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The lousy tip left by the nanny state to waiters/es

The "tip law" that cut, sometimes up to half, the net wages of the restaurant servers took effect a year ago and has already caused harm to the sector. Waitressing was, until the "tip law," the preferred job for students and freshly released soldiers. The work was flexible enough and financially attractive because of the tips.


The food service workers were paid hourly minimum wage and allowed to keep the tips paid in cash at the end of the shift. A good waiter in a popular restaurant could easily quadruple its hourly wage in tips. The market worked well because it gave the right incentives, the servers maximized their tips by working for the best restaurant and delivering quality service. Restaurant competed for good waiters to provide a valuable experience for their customers.


All worked well until a year ago when the Regulator decided that taxes along with social security, retirement benefit, and other government-mandated contributions will be substrated from the tip money, now collected by the employer at the end of the shift. The result: it reduced by half the number of shekels taken home by workers.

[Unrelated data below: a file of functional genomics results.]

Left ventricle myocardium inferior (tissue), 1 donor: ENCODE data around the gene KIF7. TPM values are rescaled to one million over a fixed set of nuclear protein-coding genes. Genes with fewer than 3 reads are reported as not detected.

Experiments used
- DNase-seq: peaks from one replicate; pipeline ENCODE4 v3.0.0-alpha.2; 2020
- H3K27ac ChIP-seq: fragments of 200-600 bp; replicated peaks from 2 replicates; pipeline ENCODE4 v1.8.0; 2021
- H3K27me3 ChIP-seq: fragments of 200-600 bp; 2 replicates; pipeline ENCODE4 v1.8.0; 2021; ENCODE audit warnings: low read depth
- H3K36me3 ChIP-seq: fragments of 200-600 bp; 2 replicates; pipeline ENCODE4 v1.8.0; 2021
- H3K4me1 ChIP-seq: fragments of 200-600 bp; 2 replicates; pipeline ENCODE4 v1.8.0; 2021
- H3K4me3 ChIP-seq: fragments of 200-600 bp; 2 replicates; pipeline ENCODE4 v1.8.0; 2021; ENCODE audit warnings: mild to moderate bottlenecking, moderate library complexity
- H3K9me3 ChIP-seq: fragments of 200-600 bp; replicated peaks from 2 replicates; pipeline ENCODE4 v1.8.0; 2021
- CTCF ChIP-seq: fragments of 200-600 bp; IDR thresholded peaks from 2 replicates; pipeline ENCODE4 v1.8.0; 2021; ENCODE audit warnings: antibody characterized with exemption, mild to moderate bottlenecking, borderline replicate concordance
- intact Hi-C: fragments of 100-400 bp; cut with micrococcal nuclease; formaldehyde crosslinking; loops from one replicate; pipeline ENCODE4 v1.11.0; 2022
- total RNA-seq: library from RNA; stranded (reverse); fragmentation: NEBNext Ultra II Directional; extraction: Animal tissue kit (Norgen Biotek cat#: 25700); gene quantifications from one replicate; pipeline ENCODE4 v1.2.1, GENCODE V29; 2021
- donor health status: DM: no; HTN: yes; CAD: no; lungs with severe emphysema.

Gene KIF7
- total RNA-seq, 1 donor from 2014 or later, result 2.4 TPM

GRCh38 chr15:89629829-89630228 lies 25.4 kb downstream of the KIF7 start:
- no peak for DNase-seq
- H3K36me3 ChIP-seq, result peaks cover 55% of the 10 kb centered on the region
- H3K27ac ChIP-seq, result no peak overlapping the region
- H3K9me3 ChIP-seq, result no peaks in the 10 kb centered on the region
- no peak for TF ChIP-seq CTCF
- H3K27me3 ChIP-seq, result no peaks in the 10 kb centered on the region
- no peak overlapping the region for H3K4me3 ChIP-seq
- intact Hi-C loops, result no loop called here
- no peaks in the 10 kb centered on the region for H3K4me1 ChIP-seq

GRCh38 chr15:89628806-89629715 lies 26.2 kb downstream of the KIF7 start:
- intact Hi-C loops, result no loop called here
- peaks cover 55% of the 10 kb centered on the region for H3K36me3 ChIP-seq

The defenders of the law claim that now the waiters/esses are more protected, they are entitled to better retirement benefits. But young people working for a few years in waitressing aren't looking for a sound retirement plan or other social benefits, they want their current net salary to be high enough to cover their expenses at the start of their productive lives.


For many, waitressing isn't a viable option for temporary and flexible employment anymore, and fewer take this job. A smaller labor market makes it more difficult for restaurant owners to find good servers. Some restaurants are looking towards more self-service options, and others are cutting the number of workers by shift, lowering the overall quality of the "dining out" experience for the customers.


The tip law only benefited the government at the expense of the workers, the business owners, and the customers. For a country that wants to develop its tourism industry and improve its quality of service, the "Tip Law" is unfortunate and should be reverted before it does more harm.


A short documentary released by Channel 11 in Hebrew inspired this post.

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